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TOPIC: The Opportunity rover


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RE: The Opportunity rover

The Mars rover Opportunity has begun its long march out of the sandy dune in which it got stuck on 25 April. Ground controllers have got it to move more than four centimetres since Friday - considered a big victory.
Ground controllers expected soil to shift from the front to the rear of the rover, but they did not expect Opportunity to move right away. They commanded the wheels to rotate 2.5 times and as they turned Opportunity crept forward by 2.8 cm.
On Sunday, Opportunity’s wheels spun another 2.5 times, moving the rover another 1.7 cm. Ground controllers aimed to move Opportunity another 2.5 wheel turns on Monday.
Opportunity is backing up the way it came and trying to retrace its tracks as closely as possible.
We believe we can certainly get out that way. We know what that terrain looks like and how it acts.” - Jim Erickson, rover project manager.
The rover has between 4 - 5 metres to go before it reaches the next dune.
Managers are still trying to decide where Opportunity will go once it is safely back on solid ground. Its goal is Erabus Crater. It could take an alternate route over rocky terrain. But what look like rocks from afar may actually be more sandy patches.
We really can’t tell the difference between a safe place to drive and a not-so-safe place to drive.”



Posts: 131433

NASA has begun taking steps to spring the Opportunity rover from the sand trap it is stranded in on Mars.
Opportunity has been stuck in a sand dune since a drive on 26 April.
Engineers have tried simulating the conditions facing the rover on the Red Planet, to determine how best to extricate the robot from its jam.
After an external review, NASA could begin developing the first commands to send to the rover on Monday.
Opportunity is positioned across the ridge of an elongated dune or ripple of soft sand that is about one-third of a metre tall and 2.5m wide.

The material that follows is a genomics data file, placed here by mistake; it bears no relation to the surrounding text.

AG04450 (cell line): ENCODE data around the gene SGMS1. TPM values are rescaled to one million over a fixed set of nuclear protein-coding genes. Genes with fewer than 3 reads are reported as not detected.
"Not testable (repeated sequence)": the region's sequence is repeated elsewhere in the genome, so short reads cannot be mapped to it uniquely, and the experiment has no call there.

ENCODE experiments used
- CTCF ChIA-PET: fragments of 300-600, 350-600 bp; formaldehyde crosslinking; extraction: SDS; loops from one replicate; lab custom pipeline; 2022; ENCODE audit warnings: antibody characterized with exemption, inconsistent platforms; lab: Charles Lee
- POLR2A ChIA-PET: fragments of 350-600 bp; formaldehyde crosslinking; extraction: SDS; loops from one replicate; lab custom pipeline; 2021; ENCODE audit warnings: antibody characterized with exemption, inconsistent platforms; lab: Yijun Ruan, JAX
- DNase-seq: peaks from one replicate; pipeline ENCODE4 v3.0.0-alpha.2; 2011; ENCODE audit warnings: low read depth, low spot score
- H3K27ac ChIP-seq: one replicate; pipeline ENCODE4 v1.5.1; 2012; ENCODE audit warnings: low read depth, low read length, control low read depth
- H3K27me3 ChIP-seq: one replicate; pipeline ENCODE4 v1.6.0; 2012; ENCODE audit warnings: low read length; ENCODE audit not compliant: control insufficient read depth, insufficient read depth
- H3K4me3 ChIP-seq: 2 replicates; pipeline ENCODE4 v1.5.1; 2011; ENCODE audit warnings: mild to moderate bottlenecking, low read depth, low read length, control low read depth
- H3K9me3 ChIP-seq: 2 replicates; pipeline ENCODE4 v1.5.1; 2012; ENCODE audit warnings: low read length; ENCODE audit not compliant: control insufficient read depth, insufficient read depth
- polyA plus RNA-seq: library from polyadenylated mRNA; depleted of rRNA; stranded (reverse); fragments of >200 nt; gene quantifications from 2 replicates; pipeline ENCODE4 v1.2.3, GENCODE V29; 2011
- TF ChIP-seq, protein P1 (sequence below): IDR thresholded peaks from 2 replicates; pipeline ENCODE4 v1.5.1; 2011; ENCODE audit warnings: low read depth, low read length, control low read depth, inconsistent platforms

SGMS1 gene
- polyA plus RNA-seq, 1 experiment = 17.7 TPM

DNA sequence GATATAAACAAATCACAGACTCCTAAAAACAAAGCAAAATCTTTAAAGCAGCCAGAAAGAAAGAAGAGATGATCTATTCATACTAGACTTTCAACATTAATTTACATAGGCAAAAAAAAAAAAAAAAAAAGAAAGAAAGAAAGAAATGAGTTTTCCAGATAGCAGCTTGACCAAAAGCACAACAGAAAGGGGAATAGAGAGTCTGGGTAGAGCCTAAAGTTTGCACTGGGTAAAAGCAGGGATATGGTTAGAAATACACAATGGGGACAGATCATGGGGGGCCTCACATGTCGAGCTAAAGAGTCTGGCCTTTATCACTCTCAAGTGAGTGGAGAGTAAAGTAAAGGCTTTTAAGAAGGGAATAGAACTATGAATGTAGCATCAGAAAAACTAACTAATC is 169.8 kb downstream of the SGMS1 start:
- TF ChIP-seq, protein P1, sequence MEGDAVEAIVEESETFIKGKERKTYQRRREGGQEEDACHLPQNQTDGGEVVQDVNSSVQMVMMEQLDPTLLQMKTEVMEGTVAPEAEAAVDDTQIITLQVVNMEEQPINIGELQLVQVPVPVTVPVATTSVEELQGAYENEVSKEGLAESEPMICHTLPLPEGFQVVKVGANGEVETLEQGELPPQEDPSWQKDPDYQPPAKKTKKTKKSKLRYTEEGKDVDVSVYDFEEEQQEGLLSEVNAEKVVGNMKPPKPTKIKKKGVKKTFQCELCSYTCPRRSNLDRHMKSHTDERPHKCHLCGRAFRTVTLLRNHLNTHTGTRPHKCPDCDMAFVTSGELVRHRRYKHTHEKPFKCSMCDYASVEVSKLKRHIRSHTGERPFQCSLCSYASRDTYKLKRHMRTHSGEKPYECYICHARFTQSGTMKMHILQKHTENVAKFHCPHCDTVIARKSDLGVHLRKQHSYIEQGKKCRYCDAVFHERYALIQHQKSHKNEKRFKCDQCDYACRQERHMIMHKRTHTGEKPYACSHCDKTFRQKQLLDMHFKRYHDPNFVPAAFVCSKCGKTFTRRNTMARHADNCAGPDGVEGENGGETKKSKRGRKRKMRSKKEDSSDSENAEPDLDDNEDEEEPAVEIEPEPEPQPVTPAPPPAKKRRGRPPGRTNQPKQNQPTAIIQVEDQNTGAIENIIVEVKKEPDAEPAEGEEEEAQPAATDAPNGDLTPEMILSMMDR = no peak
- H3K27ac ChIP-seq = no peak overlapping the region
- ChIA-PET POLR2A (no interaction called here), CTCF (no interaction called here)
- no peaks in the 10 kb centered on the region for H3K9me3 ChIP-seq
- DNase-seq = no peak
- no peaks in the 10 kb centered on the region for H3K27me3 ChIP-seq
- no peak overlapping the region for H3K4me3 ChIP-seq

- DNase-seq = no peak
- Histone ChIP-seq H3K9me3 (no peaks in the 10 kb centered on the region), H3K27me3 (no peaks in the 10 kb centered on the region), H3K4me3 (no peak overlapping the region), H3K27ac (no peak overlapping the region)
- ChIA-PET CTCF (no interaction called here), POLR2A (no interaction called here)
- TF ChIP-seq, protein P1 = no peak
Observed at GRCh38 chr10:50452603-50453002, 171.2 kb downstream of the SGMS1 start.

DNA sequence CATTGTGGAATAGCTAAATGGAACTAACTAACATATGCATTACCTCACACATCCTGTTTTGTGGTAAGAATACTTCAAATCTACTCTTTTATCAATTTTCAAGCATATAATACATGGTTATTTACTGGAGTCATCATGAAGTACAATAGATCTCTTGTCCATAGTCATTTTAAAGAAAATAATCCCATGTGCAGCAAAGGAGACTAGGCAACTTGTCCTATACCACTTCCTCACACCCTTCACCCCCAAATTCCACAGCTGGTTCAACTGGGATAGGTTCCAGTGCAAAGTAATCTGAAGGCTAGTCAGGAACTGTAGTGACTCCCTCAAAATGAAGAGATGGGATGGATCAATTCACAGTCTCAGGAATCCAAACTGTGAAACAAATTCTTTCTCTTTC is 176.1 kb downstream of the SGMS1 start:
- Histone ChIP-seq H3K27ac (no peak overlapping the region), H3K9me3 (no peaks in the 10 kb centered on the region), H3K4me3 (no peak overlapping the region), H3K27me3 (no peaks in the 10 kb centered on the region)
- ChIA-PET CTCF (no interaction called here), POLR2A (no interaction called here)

"We've climbed over dozens of ripples, but this one is different in that it seems to be a little taller and to have a steeper slope, about 15 degrees on part of its face." - Mark Maimone, rover engineer.

The mission team has tried driving a test rover through manmade dunes at the Jet Propulsion Laboratory's testing facility in Pasadena, California.
The rover had no problem driving away, even when sunk belly-deep. But the test used the sand already available, which is thought to offer more traction than the finer, looser material at Opportunity's current position on Mars.
So researchers made up two tonnes of soil like that around Opportunity's wheels from play sand, diatomaceous Earth for swimming pool filters and mortar clay powder.
Experiments in this more powdery material suggest that Opportunity can drive out of the dune after some initial wheel-spinning.
Since landing more than 15 months ago, Opportunity has driven 5.4km across the surface of the Red Planet.



Posts: 131433


This crater, one of two, found intact by the Mars rover Opportunity measure less than foot in diameter and less than one-half inch deep.
"These are the smallest craters yet observed by either rover. I think the smallest crater we saw in Gusev Crater (where Opportunity's twin, the Spirit rover, is exploring the other side of Mars) was 40 centimetres wide and that was in a hollow that had already been filled by sand and sediment… Given that these two craters haven't been covered by sand even though they are surrounded by sand ripples on a flat plain lends support to the idea that they're fairly recent. Of course, recent might mean any time from yesterday to 100 million years ago." - Matt Golombek



The Opportunity rover is stuck in a sand dune.
This occurred on the 24th April, (only now being reported in the media.)

The MER team is hopeful that they can extract the rover from the sand dune and continue with the mission.

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